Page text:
Watch what is included in datasets and what’s not there
The Gates Foundation released a large group report on post-college career outcomes titled Equitable Value in May. Equitable Value sported some of the unwarranted logical leaps in evaluating the value of college that we had pointed to:
- A hazy logical connection between more college grads and less inequality/more economic growth;
- Statistics mostly focussed on medians and averages at the school level with no mention of variability and risk for students within the segments.
Without addressing those leaps in detail, we wanted to briefly focus on a chart included in the Inside Higher Ed story on Equitable Value that may have confused readers:
At the right, Equitable Value presents median incomes of Bachelor’s graduates by ethnic group. These figures may have caused readers some dissonance. If the US Census median income for Bachelor’s holders in 2019 was $59k (up from $57k in 2018), why are most of the medians in the Gates chart larger?
The answer is that the chart only includes full-time workers age 25 and older who worked year round. Gig workers, consultants or those unemployed for part of the year are all excluded – all groups likely to have earned less than the median. For example, there are 2.9mm men of Hispanic origin with Bachelor’s degrees in the US workforce (including those with grad degrees) with median earnings of $60k (2019 US Census, age 25+). But the chart above shows a $65k figure because it includes only the 2.2mm who worked year-round at full-time jobs.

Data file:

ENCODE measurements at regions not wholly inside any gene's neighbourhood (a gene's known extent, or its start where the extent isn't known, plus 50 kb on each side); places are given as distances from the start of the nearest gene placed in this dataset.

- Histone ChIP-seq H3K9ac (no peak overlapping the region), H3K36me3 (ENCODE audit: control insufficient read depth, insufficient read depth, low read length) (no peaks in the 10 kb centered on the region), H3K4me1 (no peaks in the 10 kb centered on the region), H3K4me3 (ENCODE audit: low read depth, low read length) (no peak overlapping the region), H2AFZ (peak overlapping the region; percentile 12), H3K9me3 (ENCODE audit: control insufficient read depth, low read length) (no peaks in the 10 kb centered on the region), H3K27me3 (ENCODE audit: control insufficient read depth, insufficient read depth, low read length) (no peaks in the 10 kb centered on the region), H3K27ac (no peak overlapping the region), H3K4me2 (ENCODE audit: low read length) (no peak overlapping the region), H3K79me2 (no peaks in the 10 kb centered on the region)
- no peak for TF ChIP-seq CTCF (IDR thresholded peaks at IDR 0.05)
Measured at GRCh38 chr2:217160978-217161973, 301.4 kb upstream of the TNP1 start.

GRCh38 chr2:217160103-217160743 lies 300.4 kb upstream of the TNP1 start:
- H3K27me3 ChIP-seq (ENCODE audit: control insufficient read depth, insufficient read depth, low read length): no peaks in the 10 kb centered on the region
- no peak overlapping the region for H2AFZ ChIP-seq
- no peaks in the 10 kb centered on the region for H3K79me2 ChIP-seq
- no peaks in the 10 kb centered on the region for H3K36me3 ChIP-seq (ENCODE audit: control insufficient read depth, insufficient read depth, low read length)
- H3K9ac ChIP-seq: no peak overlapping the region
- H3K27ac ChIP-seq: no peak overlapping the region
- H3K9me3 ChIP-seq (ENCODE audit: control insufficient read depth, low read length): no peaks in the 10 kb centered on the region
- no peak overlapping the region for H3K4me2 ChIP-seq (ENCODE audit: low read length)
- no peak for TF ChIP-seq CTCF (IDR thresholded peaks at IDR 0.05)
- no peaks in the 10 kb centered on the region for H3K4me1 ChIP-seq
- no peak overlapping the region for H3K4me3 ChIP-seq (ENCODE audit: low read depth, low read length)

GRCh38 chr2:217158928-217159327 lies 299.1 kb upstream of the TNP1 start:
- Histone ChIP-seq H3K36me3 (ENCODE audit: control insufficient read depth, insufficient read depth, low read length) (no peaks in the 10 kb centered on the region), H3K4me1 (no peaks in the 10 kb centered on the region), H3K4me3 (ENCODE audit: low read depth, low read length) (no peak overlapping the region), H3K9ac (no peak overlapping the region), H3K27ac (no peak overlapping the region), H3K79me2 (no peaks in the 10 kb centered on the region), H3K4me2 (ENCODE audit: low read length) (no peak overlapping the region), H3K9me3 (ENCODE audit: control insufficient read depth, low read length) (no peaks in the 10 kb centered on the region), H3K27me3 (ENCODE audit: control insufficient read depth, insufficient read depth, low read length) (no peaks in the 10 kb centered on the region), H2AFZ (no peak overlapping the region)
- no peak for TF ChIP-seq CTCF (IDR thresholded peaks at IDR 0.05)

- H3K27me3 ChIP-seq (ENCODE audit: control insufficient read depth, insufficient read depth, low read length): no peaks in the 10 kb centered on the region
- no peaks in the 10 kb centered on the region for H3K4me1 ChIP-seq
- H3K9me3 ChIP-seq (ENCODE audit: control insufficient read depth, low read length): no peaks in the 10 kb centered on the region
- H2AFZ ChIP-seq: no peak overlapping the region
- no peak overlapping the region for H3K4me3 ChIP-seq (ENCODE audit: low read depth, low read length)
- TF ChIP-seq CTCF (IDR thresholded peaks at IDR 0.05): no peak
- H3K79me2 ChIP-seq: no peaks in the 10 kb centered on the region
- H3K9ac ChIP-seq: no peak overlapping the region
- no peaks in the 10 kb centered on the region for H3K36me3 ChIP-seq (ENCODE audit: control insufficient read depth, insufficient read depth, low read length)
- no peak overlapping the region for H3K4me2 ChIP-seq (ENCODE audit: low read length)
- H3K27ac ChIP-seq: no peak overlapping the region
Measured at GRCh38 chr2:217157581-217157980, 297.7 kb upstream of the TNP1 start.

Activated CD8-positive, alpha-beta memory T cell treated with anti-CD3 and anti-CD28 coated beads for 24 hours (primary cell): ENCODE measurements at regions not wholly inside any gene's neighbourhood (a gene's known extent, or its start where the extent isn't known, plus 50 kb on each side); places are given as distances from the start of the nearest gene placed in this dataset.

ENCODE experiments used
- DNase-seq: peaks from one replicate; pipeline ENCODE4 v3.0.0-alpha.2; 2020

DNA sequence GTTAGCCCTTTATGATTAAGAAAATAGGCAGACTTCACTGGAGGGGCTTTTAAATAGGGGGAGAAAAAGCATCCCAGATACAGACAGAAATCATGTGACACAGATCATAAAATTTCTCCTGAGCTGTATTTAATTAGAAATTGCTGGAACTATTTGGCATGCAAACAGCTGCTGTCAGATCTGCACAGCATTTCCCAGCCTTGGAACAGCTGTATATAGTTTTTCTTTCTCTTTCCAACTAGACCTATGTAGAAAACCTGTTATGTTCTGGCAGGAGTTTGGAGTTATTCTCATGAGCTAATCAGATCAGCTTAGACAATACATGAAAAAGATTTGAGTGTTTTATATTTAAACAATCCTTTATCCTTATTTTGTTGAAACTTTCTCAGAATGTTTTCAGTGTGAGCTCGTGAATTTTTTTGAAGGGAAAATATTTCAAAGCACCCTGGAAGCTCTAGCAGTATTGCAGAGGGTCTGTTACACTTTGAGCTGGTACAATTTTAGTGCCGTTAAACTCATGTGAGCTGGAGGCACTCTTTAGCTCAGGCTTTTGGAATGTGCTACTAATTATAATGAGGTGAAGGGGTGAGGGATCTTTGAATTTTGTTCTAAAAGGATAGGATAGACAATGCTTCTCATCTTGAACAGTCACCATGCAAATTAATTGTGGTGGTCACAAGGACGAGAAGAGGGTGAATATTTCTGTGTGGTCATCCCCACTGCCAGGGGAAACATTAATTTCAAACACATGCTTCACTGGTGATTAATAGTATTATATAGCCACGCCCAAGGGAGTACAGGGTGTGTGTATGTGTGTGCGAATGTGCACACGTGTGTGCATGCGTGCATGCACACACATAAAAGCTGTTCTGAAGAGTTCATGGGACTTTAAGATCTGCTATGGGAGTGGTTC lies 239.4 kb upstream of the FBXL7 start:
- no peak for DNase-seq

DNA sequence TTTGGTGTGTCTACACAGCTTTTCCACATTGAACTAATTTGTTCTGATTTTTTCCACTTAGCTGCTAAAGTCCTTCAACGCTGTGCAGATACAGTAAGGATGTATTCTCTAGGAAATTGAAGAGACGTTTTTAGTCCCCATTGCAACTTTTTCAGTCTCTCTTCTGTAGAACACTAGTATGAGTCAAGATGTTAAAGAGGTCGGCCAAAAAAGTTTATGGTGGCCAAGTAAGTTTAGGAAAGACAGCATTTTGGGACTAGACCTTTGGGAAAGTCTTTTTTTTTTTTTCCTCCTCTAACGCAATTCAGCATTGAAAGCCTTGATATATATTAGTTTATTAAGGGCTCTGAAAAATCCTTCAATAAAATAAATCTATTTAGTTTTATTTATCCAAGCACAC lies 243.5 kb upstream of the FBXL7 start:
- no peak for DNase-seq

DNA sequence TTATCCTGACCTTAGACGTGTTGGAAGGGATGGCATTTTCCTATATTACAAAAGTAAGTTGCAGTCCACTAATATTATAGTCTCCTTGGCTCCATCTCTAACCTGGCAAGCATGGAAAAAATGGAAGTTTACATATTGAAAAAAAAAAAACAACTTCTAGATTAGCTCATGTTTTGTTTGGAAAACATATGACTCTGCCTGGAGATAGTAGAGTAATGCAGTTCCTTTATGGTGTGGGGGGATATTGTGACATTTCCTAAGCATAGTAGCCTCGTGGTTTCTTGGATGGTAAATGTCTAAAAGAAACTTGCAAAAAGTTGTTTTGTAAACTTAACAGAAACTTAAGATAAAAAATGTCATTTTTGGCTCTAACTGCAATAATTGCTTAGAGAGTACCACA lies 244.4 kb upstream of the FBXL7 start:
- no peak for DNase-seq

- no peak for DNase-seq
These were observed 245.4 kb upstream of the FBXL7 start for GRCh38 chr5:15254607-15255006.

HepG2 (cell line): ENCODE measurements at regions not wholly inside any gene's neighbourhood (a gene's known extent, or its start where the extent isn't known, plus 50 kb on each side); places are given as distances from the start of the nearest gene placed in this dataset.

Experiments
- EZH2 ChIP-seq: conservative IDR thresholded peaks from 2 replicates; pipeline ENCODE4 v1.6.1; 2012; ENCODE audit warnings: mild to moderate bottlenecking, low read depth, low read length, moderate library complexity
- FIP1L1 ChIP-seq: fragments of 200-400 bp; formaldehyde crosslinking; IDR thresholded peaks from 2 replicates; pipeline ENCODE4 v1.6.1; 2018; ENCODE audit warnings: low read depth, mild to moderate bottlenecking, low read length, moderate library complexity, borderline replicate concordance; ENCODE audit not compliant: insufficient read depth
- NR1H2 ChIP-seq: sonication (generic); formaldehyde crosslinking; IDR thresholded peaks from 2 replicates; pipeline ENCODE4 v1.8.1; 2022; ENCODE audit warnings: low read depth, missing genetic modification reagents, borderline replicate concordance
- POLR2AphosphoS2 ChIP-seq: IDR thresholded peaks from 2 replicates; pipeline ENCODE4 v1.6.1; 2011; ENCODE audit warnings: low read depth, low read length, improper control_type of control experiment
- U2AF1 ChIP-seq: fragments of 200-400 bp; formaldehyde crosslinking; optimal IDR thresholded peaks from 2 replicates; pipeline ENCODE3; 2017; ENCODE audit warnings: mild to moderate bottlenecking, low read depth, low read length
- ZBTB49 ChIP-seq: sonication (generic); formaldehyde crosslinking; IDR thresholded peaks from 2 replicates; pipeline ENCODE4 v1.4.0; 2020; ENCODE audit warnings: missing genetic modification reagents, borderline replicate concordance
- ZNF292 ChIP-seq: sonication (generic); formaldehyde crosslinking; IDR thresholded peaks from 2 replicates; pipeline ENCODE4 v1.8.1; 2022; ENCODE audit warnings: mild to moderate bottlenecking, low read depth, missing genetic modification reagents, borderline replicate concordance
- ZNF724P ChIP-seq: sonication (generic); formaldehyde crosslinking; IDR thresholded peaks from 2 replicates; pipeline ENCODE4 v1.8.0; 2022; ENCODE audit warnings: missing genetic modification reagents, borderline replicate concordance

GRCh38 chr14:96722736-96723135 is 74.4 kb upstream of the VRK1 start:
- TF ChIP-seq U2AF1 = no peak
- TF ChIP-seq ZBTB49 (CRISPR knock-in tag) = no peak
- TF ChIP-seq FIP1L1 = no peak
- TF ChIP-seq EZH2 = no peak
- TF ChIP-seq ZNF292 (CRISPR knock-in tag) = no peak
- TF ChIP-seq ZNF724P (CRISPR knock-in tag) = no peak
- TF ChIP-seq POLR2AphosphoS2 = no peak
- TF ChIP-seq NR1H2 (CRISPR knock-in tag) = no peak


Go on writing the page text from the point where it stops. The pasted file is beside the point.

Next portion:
Selecting only the highest-earning workers in a group is a common occurrence in industry data reporting. NACE did exactly this in their 2019 First Destinations report covered earlier. And college reporting on retention is skewed by omitting groups that performed poorly, improving the overall picture. So the takeaway is: watch the dataset! What isn’t there is just as important as what is.
Hechinger Report link
About non-college job openings encountering shortages of workers, the Hechinger Report ran a useful story in 2018 about high school students – often good ones – who preferred to go into blue-collar “trade” careers. Recommended because it includes anecdotes showing the sort of pressures to attend college these students face from their parents and – well, everyone.
You can also read this post and others at our CTAS Higher Ed Business blog.